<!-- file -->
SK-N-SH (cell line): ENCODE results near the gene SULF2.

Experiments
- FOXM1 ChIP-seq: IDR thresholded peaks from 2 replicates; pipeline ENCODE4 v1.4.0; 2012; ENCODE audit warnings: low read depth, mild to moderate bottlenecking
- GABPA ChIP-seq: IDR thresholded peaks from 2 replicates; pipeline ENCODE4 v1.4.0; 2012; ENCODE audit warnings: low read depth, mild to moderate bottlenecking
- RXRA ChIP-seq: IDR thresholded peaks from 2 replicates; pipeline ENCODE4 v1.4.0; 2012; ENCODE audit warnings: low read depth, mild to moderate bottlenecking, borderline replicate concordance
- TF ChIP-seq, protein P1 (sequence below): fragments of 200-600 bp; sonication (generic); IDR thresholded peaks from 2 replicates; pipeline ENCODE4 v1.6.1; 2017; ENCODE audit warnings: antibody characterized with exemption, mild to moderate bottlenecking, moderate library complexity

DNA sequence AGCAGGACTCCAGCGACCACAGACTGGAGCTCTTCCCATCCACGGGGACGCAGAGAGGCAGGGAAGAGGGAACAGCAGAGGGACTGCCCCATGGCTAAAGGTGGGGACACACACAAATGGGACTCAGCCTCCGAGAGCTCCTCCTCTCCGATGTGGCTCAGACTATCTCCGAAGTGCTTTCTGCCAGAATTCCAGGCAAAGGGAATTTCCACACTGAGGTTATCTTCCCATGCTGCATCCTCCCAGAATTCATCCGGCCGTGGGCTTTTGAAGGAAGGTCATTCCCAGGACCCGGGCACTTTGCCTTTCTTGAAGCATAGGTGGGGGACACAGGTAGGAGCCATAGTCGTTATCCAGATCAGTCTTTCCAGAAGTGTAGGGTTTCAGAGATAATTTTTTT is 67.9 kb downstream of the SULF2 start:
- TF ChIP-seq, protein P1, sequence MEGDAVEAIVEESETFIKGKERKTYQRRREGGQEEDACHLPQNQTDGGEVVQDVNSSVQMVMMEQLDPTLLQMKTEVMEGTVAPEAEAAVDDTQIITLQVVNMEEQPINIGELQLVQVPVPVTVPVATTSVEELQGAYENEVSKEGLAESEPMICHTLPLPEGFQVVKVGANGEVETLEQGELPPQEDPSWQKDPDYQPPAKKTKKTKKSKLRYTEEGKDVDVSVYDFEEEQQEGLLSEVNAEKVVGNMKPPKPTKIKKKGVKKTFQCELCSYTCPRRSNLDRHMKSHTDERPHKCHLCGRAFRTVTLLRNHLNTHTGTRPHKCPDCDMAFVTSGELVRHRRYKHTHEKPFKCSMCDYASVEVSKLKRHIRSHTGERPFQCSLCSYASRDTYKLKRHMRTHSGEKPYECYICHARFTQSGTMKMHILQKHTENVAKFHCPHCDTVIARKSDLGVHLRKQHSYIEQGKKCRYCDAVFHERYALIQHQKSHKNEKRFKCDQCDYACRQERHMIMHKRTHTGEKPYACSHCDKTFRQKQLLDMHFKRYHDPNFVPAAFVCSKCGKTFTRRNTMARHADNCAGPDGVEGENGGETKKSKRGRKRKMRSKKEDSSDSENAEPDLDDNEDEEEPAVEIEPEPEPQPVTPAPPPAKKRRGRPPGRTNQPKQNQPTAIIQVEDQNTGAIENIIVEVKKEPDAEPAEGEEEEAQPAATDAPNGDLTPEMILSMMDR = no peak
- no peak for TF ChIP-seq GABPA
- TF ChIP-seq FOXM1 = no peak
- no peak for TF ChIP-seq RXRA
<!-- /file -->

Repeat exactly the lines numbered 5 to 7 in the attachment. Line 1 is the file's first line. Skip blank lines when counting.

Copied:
- RXRA ChIP-seq: IDR thresholded peaks from 2 replicates; pipeline ENCODE4 v1.4.0; 2012; ENCODE audit warnings: low read depth, mild to moderate bottlenecking, borderline replicate concordance
- TF ChIP-seq, protein P1 (sequence below): fragments of 200-600 bp; sonication (generic); IDR thresholded peaks from 2 replicates; pipeline ENCODE4 v1.6.1; 2017; ENCODE audit warnings: antibody characterized with exemption, mild to moderate bottlenecking, moderate library complexity

DNA sequence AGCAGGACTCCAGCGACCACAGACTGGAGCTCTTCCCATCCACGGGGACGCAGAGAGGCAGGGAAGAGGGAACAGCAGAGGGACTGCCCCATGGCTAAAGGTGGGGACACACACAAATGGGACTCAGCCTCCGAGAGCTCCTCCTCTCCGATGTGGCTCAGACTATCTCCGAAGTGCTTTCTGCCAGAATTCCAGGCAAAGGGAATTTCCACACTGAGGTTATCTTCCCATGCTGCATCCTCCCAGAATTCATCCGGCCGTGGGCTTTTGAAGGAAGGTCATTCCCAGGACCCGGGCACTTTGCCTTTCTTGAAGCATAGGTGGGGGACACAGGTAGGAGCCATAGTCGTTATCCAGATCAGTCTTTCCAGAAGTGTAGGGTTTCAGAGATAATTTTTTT is 67.9 kb downstream of the SULF2 start: